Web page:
When it comes to technology, kids have generally been able to stay a step or two ahead of their parents when it comes to keeping things hidden.
Franklin Community Schools working in partnership with the Johnson County Prosecutor’s Office and the Franklin Police Department, is trying to help parents close the gap.
This week, Franklin Community High School hosted a forum on cyber safety in an effort to educate parents on three key issues of concern: threats, cyberbullying and sexting.
The forum featured input from a six-person panel: Carrie Miles, Alex Hamner and Ryan Bland from the Johnson County Prosecutor’s Office; police chief Tim O’Sullivan and school resource officer Brian Oliver; and Franklin schools superintendent David Clendening.
According to Clendening, the main objectives behind the forum were to share information with parents regarding threats, cyberbullying and sexting, and to show that the partnership between the school district, the police department and the county prosecutor’s office is strong.
Bland, who focuses on prosecuting sex crimes, notes that there is “an ebb and flow” in terms of the volume of inappropriate photos and videos being shared among students in a given year, but that “there’s been an uptick.”
“We decided instead of waiting until we’re getting hundreds of cases coming in, let’s talk to parents and see if there’s not a way that we can decrease the amount that’s happening,” Bland said.
The Internet has made it much easier for children to cause trouble — and get themselves into trouble. O’Sullivan pointed out that it’s much easier for someone to bully a classmate through social media because he or she doesn’t have to face the target.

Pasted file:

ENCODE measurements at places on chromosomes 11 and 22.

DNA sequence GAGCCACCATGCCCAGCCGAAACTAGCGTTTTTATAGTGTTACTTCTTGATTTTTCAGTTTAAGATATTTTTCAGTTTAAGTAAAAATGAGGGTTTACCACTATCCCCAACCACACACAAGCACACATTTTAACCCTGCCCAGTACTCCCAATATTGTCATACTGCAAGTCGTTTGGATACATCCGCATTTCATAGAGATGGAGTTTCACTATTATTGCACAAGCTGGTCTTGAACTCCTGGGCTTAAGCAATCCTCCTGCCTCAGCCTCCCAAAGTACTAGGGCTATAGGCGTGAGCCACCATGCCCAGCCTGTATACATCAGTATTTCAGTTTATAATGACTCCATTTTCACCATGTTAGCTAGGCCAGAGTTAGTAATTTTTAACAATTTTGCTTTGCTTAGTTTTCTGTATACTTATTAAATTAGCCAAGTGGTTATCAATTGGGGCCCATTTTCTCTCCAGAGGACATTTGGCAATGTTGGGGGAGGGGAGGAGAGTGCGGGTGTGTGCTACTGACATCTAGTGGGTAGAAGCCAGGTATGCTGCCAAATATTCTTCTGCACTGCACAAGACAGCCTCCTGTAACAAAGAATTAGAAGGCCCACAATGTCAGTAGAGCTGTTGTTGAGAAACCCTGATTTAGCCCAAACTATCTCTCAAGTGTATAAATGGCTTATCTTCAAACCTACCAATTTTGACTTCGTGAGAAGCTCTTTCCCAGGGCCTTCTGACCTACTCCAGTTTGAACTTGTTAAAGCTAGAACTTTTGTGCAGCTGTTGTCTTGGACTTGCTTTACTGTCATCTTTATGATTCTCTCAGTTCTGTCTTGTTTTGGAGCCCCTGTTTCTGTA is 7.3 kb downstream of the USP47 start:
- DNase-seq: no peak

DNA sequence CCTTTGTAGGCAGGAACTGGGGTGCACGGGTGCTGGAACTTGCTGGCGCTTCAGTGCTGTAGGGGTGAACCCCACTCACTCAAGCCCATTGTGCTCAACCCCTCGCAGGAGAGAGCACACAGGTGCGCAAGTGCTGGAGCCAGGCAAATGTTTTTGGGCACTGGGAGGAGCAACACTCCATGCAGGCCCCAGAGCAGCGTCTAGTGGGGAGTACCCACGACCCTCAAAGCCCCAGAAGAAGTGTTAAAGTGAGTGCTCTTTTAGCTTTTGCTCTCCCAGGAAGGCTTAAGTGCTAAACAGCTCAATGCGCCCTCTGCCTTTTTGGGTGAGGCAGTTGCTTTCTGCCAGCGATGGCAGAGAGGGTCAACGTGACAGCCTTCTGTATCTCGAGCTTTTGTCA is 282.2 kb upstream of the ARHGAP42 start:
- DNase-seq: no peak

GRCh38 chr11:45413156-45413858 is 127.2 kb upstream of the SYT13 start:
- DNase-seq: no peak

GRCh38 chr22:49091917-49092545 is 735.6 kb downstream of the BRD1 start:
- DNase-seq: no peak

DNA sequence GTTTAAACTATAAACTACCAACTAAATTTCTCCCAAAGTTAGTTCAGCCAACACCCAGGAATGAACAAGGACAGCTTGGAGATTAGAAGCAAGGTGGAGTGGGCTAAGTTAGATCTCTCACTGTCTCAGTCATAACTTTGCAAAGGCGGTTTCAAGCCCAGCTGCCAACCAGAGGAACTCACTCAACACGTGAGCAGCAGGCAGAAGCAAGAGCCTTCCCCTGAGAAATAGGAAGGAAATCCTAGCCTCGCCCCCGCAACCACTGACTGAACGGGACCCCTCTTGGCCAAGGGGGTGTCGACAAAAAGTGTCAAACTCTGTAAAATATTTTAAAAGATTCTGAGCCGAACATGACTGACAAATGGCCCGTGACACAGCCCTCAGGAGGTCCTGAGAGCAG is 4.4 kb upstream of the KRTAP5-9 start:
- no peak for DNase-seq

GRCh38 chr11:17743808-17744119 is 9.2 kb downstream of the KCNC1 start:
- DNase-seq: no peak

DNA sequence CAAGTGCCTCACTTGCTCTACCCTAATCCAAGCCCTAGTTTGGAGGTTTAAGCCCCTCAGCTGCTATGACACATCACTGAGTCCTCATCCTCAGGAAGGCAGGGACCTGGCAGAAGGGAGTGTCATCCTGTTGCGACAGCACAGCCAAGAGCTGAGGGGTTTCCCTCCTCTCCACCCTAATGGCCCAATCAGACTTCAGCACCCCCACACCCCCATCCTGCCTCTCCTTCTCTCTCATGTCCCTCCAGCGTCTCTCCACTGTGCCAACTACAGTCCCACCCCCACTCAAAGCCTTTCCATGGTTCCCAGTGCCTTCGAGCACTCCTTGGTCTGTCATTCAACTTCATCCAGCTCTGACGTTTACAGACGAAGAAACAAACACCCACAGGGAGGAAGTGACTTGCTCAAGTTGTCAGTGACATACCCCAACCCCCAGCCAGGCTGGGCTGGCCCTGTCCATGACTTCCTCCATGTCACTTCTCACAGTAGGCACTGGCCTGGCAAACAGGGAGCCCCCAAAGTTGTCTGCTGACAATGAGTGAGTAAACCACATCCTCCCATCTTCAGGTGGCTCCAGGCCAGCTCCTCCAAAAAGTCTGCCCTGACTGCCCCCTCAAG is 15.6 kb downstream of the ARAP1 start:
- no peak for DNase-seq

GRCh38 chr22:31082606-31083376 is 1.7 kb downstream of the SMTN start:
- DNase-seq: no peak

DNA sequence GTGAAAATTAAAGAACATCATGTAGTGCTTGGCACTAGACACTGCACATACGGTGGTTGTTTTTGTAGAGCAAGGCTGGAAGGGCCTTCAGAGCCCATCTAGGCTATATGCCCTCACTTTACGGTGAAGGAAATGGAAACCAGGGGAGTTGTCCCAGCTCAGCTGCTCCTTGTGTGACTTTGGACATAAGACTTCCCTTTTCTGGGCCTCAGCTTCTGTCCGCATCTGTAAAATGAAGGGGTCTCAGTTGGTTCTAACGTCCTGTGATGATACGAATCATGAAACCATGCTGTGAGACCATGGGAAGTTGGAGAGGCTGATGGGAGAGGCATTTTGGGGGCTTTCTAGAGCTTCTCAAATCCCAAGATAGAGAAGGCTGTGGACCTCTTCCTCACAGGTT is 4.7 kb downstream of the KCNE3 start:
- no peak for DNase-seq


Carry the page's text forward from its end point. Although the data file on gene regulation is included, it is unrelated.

Many times, Hamner added, kids aren’t aware of how serious, and potentially criminal, some of their actions might be. For instance, a student who receives a nude photo of a classmate and passes it on could be charged with distributing child pornography.
The panel wanted to reinforce the idea that even incidents that don’t lead to criminal charges can hamper a child later in life — potential employers, for example, routinely research the social media history of job applicants.
In the end, Clendening and Bland agree, it’s up to the parents to stay involved and monitor their children’s online activity as best they can. Such monitoring can include tracking their phone use or placing restrictions on devices, or going through a child’s phone with them and asking about each of the apps on it.
“Mom and Dad are the first line of defense,” Clendening said. “Please check; it’s okay to check the phone.”
Want to watch this week’s presentation?
Go to the Franklin Community Schools website, franklinschools.org.
Some tools available to parents that can help them foster a safe online environment for their children:
Common Sense Media
A nonprofit organization that provides ratings and information for all types of media
A set of resources offered by the Federal Trade Commission to help educate parents and children about online safety